His opposition to foreign military adventurism is perfectly in line with Reaganite restraint. And those people who keep characterizing Trump's foreign policy and economic views (as he has stated them) to the "American First" movement need to go back and listen to Alexander Haig's remarks as he articulated Reagan's foreign policy as his Secretary of State. He talked about "American national interest" and criticized the Soviet Union for its expansionist foreign policy. And they need to go back and take note that it was only with the George W. Bush administration that the United States began signing wide-ranging trade deals that ignored the consequences on jobs at home.

Far from being at odds with conservatism, Trump's views on foreign policy and economics are actually closer to conservatism than the views of the Republican establishment which appears to have forgotten what conservatism actually consists of, at least in its Reaganite form.
The worst criticism that could be leveled against Trump is on social issues, an area of Trump's stated agenda on which the paint has barely dried. It is on social policy that authentic conservatives have the most cause to be worried.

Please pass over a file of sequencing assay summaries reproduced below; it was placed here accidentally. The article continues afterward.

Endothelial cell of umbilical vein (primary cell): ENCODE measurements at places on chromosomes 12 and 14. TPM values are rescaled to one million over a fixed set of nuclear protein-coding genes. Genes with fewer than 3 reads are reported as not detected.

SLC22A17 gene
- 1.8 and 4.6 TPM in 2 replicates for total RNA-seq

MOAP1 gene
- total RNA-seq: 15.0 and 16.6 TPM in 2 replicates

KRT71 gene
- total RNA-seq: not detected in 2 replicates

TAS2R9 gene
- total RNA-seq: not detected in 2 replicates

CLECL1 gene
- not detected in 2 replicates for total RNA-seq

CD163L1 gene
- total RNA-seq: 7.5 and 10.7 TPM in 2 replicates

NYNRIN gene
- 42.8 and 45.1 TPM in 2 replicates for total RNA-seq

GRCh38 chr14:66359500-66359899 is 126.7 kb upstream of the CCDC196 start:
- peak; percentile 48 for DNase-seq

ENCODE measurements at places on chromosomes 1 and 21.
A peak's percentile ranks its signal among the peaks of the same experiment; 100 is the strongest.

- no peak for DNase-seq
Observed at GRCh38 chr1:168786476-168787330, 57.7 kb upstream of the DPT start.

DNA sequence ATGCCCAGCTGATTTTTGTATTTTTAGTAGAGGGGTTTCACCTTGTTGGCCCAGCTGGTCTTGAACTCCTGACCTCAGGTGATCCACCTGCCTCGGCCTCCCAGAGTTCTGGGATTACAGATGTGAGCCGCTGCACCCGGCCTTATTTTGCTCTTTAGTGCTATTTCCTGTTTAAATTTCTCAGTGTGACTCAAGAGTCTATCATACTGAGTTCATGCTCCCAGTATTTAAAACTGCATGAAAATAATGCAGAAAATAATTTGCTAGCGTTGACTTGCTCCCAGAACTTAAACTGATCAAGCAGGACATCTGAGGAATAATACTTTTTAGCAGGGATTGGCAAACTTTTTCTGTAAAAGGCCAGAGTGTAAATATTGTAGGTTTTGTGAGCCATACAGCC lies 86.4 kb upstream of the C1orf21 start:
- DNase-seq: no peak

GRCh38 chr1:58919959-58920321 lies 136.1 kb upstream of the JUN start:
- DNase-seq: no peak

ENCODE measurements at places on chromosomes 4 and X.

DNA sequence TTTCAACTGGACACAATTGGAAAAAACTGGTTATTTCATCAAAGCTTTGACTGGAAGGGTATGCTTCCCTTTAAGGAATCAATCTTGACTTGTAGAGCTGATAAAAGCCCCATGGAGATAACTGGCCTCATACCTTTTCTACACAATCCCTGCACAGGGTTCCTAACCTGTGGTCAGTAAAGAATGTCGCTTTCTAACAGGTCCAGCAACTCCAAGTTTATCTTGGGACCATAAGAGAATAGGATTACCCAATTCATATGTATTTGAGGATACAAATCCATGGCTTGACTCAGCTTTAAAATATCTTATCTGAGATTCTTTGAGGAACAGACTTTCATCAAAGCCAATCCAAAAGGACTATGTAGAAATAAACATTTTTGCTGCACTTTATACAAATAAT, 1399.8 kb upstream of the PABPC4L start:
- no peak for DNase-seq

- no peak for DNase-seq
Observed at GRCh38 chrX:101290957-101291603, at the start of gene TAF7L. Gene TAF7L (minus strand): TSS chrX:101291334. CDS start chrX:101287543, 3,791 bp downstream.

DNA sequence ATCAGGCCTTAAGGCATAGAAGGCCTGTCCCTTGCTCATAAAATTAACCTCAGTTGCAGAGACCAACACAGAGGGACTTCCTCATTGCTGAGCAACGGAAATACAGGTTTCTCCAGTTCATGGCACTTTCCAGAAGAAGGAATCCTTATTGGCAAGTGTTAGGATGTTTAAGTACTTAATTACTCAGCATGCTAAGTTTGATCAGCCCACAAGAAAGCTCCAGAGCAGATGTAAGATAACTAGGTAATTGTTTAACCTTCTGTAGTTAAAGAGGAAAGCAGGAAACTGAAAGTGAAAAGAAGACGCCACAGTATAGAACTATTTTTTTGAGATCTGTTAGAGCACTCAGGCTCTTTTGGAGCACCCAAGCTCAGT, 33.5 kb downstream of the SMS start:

And it is on all these views that conservatives need to ask themselves whether Trump really believes the positions he has taken or whether they are the product of pure political expediency. 

It is not Trump's stated positions that are the problem. The problem is whether he has any principles underlying these positions which we can have any confidence will cause him to keep them. Already he is abandoning his positions on his tax plan and the minimum wage are devolving into something different from what he ran on. How do we know his other position won't undergo the same devolution?

Trump is a creature of opportunity, and such creatures don't stay in one political position for long. But let's be clear on the fact that the establishment of the Party left conservatism before Trump ever came along.

The Republican choice this year was between someone who doesn't seem to have any principles and a Party establishment that has the wrong ones.

1 comment:

KyCobb said...

The GOP establishment only ever gave lip service to the culture wars in order to get the votes of social conservatives to cut the taxes of the GOP donor class. They've been playing you all along.